1 Contemporary Human Geography, 2e Lectures Chapter 9 Development Karl Byrand, University of Wisconsin-Sheboygan
2 9.1 Human Development Index Development The process of improving the material conditions of people through diffusion of knowledge and technology
3 9.1 Human Development Index Developed country AKA more developed country (MDC) AKA relatively developed country
4 9.1 Human Development Index Developing country AKA less developed country (LDC) AKA relatively developed country
5 9.1 Human Development Index Human Development Index (HDI) Decent standard of living Access to knowledge Long and healthy life
6 9.1 Human Development Index HDI
7 9.1 Human Development Index Inequality-Adjusted Human Development Index (IHDI) A comparative measure against the HDI The greater the difference between HDI and IHDI, the greater the inequality
8 9.1 Human Development Index INEQUALITY-ADJUSTED HDI
9 9.1 Human Development Index Focus on world regions Nine world regions based on physical, cultural, and economic features
10 9.1 Human Development Index NINE WORLD REGIONS
11 9.2 Standard of Living Developed countries have higher average incomes than developing countries. People in developed countries have higher incomes and possess more goods.
12 9.2 Standard of Living Income Annual gross national income per capita at purchasing power parity Gross domestic product The value of the output of goods and services produced in a country in a year Money that leaves the country is not included in measure Purchasing power parity Accounts for the differences in the cost of goods among countries
13 9.2 Standard of Living GNI PER CAPITA PPP
14 9.2 Standard of Living Economic structure Three sectors or categories Primary Secondary Tertiary Developing countries have a higher share of primary and secondary workers Developed countries have a higher share of tertiary workers
15 9.2 Standard of Living PERCENT GNI CONTRIBUTED BY TYPE OF JOB
16 9.2 Standard of Living Productivity Productivity The value of a particular product compared to the amount of labor needed to make it Value added The gross value of the product minus the cost of raw materials and energy
17 9.2 Standard of Living Consumer goods
18 9.2 Standard of Living TELEPHONES PER 100 PEOPLE
19 9.2 Standard of Living INTERNET USERS PER 100 PEOPLE
20 9.2 Standard of Living Focus on North America Highest per capita income Highest percentage of tertiary-sector employees Highest level of consumption of consumer goods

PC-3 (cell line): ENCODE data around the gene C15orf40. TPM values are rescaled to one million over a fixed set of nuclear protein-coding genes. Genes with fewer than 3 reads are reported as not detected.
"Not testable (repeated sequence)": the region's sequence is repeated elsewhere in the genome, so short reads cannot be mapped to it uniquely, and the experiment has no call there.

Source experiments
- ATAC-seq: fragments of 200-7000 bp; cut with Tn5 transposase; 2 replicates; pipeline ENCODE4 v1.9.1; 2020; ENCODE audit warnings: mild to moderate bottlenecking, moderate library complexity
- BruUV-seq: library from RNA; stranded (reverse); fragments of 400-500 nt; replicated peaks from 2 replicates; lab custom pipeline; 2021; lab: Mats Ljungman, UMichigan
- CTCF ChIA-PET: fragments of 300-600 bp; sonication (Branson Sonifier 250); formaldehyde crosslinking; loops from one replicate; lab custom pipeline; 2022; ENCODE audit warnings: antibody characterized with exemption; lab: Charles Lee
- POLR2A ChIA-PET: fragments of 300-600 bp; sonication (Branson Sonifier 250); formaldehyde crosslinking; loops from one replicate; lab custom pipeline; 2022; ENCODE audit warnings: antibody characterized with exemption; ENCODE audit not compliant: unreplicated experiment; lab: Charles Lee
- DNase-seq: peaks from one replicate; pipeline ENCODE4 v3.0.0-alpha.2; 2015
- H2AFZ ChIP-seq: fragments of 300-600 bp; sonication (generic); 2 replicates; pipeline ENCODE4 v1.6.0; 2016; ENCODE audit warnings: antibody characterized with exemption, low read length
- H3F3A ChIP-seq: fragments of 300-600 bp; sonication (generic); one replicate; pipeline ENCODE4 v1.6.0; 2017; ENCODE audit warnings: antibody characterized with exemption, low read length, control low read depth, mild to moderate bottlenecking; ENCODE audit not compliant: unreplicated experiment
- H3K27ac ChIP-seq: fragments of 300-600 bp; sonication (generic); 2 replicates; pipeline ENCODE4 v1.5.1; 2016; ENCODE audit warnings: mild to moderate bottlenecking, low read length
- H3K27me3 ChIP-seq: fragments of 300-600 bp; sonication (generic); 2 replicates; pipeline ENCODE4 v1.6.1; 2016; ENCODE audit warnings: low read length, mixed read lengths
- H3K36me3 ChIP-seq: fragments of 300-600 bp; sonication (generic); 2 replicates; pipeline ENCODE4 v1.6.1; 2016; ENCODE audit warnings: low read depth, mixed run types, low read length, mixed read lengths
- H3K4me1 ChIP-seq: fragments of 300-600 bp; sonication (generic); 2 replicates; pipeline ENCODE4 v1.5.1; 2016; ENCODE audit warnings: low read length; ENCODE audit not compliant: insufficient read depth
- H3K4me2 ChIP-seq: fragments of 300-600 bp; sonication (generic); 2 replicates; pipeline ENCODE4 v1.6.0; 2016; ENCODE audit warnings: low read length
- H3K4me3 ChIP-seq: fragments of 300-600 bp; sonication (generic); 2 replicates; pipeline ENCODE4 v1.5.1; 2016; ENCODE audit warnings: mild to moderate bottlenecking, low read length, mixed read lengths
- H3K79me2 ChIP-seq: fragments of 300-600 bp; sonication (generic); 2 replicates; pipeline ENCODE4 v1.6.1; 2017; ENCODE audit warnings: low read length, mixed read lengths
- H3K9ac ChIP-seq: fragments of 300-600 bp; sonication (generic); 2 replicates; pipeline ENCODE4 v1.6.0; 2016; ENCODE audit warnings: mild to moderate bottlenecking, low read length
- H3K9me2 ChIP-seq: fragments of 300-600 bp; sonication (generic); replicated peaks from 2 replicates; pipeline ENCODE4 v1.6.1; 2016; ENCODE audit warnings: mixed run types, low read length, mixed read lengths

21 9.3 Access to Knowledge Quantity of schooling Most critical measure of ability of an individual to gain access to knowledge for development Years of schooling The number of years the average person age 25 or older in a country has spent in schools
22 9.3 Access to Knowledge MEAN YEARS OF SCHOOLING
23 9.3 Access to Knowledge Expected years of schooling The number of years that the average five-year-old child is expected to spend with his or her education
24 9.3 Access to Knowledge EXPECTED YEARS OF SCHOOLING
25 9.3 Access to Knowledge Quality of schooling Pupil teacher ratio Literacy rate The percentage of a country s people who can read and write
26 9.3 Access to Knowledge PUPIL/TEACHER RATIO
27 9.3 Access to Knowledge LITERACY RATE
28 9.3 Access to Knowledge Focus on Europe World s highest HDI European core pattern High levels of schooling Higher pupil teacher ratios Universal literacy Eastern European countries skew the data.
29 9.4 Health Indicators Life expectancy LIFE EXPECTANCY BY REGION
30 9.4 Health Indicators Health care access Healthier populations are more economically productive.
31 9.4 Health Indicators CHILDREN LACKING MEASLES IMMUNIZATION
32 9.4 Health Indicators Health care expenditures Healthier populations are more economically productive.
33 9.4 Health Indicators HEALTH CARE EXPENDITURE PER CAPITA
34 9.4 Health Indicators HEALTH CARE EXPENDITURE AS PERCENTAGE OF GNI
35 9.4 Health Indicators Focus on Latin America Varying levels of development Coastal area has a relatively high per capita GNI Relatively high life expectancy Relatively high immunization rates More hospital beds per capita More money spent on health care Less than developed regions, however
36 9.5 Gender-Related Development The status of women is lower than men in every country. Gender Inequality Index (GII) Reproductive health Empowerment Labor
37 9.5 Gender-Related Development GENDER INEQUALITY INDEX (GII)
38 9.5 Gender-Related Development Empowerment The percentage of seats held by women in the national legislature The percentage of women who have completed high school
39 9.5 Gender-Related Development SEATS IN NATIONAL LEGISLATURE HELD BY WOMEN
40 9.5 Gender-Related Development Labor Labor force participation rate The percentage of women who hold full-time jobs outside the home
41 9.5 Gender-Related Development ADOLESCENT FERTILITY RATE (RIGHT) TEENAGE MOTHER IN OHIO (LEFT)
42 9.5 Gender-Related Development Reproductive health Material mortality ratio The number of women who die giving birth per 100,000 births Adolescent fertility rate The number of women per 1,000 women age 15 19
43 9.5 Gender-Related Development FOCUS ON EAST ASIA: WOMEN IN THE LABOR FORCE
44 9.5 Gender-Related Development Focus on East Asia The GII is comparable to that of developed regions. China has high female education levels and labor force participation. Low material mortality rates Low teenage fertility rates Accounts for 1/3 of the total world economic growth
45 9.6 Two Paths to Development Development through self-sufficiency Self-sufficiency (balanced growth) approach Investment spread equally as possible across all sectors of a country s economy and in all regions Fair system where residents and enterprises share development benefits Reducing poverty takes precedence over encouraging a few people to become wealthy consumers.
46 9.6 Two Paths to Development Self-sufficiency approach (continued) Fledgling businesses are isolated from competition with large international corporations. Tariffs, quotas, and licenses limit the import of goods.
47 9.6 Two Paths to Development Self-sufficiency: India Barriers to trade Imports are subject to licensing and bureaucratic barriers. Limited quantities of goods are permitted to be sold by importers. Taxes on imported goods significantly increase consumer prices. No currency exchange Government permission is required for sale of new products, factory modernization, and changes in production and staffing.
48 9.6 Two Paths to Development Development through international trade W. W. Rostow s model The traditional society Agriculture and national wealth allocated to nonproductive activities The preconditions for takeoff Technology investment and infrastructure development